Everyone who owns a e-commerce website hopes that visitors will come to it for purchases. In truth, visitors often sites for their content or ideas. You should never presume that visitors are looking to compare and purchase your product, especially with the importance of blog posts to SEO efforts. If your visitors find crappy content, you can kiss that sale good-bye.
Sadly, there’s more than one kind of crappy content. For some reason, despite spelling checkers, bad spelling runs rampant on the Internet. Bad grammar also shows up far too often. But there is even worse content than bad spelling and bad grammar, and that’s pointless content.
Pointless content, by definition, should not exist. It’s the kind of content that does nothing. It doesn’t inform or entertain your visitors; it reveals nothing about your products or services; it just sits there, taking up space. It may be boring or small hard to read text, and it certainly does not help your visitor to make a choice or convert into a sale. Pointless content is content that wasn’t written with your visitors in mind.
So how can you keep this pointless content from appearing on your website? And if some of your pages do contain such content, how can you improve them? Please note that these are the absolute basics, to be used with your main product and/or service pages. We’re going to get into a lot more depth with SEO, but I think this is a great starting point.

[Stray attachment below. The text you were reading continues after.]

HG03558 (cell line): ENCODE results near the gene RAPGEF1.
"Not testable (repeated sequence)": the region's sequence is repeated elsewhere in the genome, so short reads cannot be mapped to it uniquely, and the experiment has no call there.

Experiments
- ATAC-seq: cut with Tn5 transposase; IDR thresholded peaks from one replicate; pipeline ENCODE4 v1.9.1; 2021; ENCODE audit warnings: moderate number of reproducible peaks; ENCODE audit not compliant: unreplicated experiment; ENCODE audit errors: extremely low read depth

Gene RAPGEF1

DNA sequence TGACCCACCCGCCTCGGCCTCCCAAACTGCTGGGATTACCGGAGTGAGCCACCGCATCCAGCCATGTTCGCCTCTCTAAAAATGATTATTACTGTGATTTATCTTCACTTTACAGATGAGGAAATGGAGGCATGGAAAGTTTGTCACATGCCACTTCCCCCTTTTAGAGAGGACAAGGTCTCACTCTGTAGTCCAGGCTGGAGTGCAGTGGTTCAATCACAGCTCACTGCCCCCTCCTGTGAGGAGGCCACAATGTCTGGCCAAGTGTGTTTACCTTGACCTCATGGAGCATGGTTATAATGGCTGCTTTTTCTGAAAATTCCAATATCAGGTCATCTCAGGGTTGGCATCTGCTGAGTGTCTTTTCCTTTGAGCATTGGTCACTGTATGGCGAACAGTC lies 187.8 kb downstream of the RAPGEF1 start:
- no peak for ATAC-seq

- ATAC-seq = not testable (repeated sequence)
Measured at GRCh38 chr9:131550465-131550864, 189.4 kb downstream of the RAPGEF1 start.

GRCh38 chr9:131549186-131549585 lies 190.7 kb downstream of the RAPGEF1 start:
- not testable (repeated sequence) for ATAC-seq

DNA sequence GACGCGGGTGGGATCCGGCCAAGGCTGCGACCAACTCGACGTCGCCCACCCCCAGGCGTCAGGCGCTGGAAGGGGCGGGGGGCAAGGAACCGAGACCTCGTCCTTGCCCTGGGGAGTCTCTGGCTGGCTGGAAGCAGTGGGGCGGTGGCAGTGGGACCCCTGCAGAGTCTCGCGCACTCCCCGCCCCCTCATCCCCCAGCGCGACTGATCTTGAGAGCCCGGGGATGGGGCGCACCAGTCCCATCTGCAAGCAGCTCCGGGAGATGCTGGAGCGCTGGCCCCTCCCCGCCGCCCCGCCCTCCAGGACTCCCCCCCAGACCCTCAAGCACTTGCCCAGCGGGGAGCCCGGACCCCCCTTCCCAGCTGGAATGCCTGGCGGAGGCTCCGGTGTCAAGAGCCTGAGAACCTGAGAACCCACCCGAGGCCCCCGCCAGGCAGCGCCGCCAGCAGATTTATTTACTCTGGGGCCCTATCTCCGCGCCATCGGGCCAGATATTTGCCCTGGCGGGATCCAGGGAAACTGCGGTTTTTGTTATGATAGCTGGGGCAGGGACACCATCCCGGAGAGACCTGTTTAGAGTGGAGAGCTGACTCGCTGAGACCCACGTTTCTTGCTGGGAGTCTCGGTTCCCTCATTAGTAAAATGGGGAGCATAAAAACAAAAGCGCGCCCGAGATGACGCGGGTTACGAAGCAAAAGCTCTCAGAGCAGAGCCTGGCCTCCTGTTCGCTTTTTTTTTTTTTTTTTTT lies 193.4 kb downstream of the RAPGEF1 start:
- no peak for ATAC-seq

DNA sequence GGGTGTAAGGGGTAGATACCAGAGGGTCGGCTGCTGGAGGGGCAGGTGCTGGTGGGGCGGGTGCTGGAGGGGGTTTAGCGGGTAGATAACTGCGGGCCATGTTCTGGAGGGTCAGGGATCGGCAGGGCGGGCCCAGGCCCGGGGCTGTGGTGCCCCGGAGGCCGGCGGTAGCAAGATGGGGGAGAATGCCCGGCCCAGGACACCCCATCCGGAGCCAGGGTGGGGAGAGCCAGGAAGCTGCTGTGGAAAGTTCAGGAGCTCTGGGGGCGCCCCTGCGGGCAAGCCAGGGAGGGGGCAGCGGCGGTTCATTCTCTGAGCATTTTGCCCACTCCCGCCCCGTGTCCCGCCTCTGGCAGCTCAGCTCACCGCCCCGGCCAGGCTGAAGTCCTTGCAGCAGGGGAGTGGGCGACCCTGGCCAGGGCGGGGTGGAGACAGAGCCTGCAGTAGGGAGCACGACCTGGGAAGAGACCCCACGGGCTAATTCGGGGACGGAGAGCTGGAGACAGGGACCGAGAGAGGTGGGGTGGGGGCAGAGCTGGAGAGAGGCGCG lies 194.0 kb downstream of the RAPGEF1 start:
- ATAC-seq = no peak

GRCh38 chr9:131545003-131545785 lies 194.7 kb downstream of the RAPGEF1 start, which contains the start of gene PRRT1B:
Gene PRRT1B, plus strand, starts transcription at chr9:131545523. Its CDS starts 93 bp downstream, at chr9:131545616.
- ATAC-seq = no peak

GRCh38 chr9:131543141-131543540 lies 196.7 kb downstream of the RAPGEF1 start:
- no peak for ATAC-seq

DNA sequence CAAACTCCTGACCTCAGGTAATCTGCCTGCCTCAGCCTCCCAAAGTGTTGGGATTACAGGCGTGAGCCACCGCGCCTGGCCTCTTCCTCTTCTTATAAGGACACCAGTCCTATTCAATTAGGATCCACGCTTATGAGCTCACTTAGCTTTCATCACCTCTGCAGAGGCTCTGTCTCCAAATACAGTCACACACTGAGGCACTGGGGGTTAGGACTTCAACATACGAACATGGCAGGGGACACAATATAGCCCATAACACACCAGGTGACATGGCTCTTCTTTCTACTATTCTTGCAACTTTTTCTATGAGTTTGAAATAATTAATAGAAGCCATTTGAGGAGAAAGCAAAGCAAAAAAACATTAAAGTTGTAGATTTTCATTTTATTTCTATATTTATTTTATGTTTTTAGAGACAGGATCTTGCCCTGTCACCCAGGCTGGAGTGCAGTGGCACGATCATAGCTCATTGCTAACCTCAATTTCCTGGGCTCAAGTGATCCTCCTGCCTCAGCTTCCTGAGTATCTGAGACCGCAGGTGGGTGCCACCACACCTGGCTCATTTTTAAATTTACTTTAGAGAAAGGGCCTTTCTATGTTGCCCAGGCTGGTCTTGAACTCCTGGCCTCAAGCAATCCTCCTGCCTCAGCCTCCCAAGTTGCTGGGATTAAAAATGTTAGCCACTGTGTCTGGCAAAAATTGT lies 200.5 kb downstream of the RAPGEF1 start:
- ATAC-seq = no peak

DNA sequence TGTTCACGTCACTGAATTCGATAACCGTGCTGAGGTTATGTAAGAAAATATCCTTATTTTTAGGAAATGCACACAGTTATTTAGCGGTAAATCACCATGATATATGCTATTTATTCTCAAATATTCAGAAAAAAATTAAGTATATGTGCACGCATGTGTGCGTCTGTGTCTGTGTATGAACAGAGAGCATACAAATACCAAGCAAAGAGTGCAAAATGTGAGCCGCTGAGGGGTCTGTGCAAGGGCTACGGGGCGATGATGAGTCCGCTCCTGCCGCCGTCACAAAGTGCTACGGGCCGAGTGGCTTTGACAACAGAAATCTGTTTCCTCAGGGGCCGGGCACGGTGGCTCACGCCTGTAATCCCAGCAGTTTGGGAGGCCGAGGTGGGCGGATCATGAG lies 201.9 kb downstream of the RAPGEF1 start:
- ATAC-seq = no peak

First, let’s consider your headlines… I’m not talking about headings, <H1>, <H2> or any of the content designed for search engines. Instead we are talking about good old fashioned headLINES, optimizing your content for the user. Keep in mind that by taking a user first approach you are future-proofing your business and the genuine traffic you can generate off good content can be far more valuable than keyword stuffing your content for bots, which may one day result in a penalty. Your headlines should be clearly visible with a quick scan and reveal or summarize what the reader will find in that section. For example, if you offer a variety of accounting services, your website might include a page that lists all of these services grouped under appropriate headlines: “Accounting Services for Individuals,” “Accounting Services for Small Business,” etc. It’s a simple example, but your visitors can take in your offerings at a quick glance and know exactly what they’re looking at.
Let’s focus in on one of those headlines – “Accounting Services for Small Businesses,” perhaps. Why does a small business need an accounting service? How will your accounting service help? Answer those questions right away – immediately after the headline. It’s what your visitors really need to know if they’re going to buy your service. If they’re visiting your website, they may already know why they need this service, but hearing it from and the solutions you offer will reassure them that they’ve come to the right place.